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Lost a Leg, or Lost an Appetite?

This creative endeavor by Publicis Mojo, Auckland for the Campaign Against Landmines in New Zealand has taken nonprofit advertising to a whole new level. In New Zealand, these packets of ketchup were used in restaurants around the country.

People actually put child blood on their french fries.

The need for awareness of the dangers of the landmines were great, so I suppose that drastic measures needed to be taken.

Child blood? On my food? That I will eat?

No, thank you, but I will donate to the cause provoking such a drastic display of danger and violence. Anything to keep the ketchup foot blood off of any food anyone will eat, ever.

Job well done, Publicis Mojo.

Credits: Publicis Mojo (2006, April). [Ketchup Sachet] [Advertisement]. Retrieved from Coloribus database.

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Save the Bluefin Tuna!

Can nonprofit advertising save a species?

The Sea Shepherd Conservation Society thinks so. They created a series of advertisements utilizing images of panda bears where one would typically find tuna fish. One endangered species is replaced by another species with a more prominent rescue mission.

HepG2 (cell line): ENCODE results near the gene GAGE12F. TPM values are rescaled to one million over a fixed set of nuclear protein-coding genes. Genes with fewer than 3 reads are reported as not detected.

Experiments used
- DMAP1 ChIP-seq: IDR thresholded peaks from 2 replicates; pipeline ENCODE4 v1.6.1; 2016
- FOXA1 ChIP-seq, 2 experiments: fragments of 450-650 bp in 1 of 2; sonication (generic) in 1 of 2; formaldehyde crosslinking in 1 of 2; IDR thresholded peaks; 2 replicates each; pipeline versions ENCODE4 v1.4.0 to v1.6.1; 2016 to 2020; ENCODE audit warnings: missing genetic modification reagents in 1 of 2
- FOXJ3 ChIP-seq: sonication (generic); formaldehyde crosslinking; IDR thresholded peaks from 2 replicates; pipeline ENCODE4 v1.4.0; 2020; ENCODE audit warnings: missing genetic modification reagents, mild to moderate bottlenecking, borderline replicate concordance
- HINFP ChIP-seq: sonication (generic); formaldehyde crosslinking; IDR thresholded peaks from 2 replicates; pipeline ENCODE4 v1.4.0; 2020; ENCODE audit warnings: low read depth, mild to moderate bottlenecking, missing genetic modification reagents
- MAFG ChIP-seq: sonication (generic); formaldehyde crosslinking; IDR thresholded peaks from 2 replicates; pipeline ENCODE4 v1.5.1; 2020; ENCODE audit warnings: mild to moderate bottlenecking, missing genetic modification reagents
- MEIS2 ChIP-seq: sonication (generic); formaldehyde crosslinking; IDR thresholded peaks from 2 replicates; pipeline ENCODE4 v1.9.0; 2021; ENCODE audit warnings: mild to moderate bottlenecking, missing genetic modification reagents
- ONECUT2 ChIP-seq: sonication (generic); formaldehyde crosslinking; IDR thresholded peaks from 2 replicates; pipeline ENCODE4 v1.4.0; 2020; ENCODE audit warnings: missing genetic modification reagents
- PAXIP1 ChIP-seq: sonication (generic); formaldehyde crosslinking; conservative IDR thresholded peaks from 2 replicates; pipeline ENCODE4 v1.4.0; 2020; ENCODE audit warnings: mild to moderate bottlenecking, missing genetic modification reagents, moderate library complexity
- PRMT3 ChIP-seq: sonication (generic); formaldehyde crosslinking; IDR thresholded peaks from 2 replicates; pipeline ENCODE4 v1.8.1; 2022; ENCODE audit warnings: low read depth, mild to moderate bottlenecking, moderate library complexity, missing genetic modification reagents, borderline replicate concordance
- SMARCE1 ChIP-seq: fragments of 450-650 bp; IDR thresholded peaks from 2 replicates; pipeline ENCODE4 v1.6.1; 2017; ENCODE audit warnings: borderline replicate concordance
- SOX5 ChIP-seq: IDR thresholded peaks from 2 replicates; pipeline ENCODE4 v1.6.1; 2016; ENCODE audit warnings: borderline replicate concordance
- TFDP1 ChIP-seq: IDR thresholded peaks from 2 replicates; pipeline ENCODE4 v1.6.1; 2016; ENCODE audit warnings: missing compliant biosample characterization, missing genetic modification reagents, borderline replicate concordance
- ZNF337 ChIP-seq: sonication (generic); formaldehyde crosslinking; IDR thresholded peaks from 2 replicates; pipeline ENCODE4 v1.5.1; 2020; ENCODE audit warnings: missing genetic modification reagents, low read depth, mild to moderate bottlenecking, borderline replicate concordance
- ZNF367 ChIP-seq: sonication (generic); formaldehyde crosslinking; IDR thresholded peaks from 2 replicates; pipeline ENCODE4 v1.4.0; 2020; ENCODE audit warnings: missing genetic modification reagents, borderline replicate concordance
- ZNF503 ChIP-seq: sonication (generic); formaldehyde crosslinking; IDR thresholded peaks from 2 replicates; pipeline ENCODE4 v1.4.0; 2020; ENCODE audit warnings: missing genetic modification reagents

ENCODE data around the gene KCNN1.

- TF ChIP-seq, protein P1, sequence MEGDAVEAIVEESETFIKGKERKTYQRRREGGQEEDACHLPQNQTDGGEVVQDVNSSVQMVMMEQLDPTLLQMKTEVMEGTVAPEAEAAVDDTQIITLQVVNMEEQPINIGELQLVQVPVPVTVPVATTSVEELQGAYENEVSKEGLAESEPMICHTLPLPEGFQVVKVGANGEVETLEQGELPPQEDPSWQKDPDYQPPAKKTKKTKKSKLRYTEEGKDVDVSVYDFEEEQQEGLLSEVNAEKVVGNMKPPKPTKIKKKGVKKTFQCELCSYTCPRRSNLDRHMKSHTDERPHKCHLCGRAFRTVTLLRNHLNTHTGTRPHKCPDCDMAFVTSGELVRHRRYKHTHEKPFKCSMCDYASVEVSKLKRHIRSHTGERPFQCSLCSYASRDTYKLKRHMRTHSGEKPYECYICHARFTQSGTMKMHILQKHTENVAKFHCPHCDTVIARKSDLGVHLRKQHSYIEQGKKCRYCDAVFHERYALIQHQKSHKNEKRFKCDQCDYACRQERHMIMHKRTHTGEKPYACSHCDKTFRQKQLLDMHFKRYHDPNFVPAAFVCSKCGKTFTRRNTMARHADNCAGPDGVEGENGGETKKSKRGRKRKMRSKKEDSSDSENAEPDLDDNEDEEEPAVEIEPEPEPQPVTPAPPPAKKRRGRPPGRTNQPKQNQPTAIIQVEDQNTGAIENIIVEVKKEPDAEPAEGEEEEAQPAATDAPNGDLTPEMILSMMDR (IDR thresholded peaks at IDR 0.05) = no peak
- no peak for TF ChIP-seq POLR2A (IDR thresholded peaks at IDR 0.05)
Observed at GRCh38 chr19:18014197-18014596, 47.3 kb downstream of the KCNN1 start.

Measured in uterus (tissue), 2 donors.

This attempts to translate the care taken to preserve the panda bear species to the mission to save the bluefin tuna. After all, the panda bear is part of the WWF logo, great species choice by the Sea Shepherd Conservation Society.

This advertisement includes the copy, “The bluefin tuna is now on the brink of extinction, thanks to industrial overfishing and corporate greed.”

In many cases, an advertisement manipulates the public into consuming in order to obtain a profit. In this ad, they do the opposite. They are advertising against industry and corporate greed, against consumption.

So that would have non-profit advertising as manipulating against manipulation?

…Headache.

Save the bluefin tuna!

Credits: Ogilvy & Mather (n.d.). When you see a tuna, think panda [Advertisement]. Retrieved from http://www.ads-ngo.com/tag/sea-shepherd/

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If I Don’t Know You, Why Would I Give You My Money?

Why would someone donate to you, if they don’t know you or what your organization is doing?

ME&V Fund-raising advisers have created a podcast to explain how to get your organization out there, effectively, in order to obtain charitable dollars for your cause.

The podcast explains that one must “take steps to build own identity through branding” because, “when people know you, they are more willing to donate to you.”

Differentiation is also important in the realm of non-profit advertising, as “there are so many organizations now fighting for charitable dollars.” Your cause must stand out in order to get the financial backing necessary in order to help in the way that you have worked so hard in created a nonprofit organization to do.

How will you differentiate your cause from all of the other great causes out there?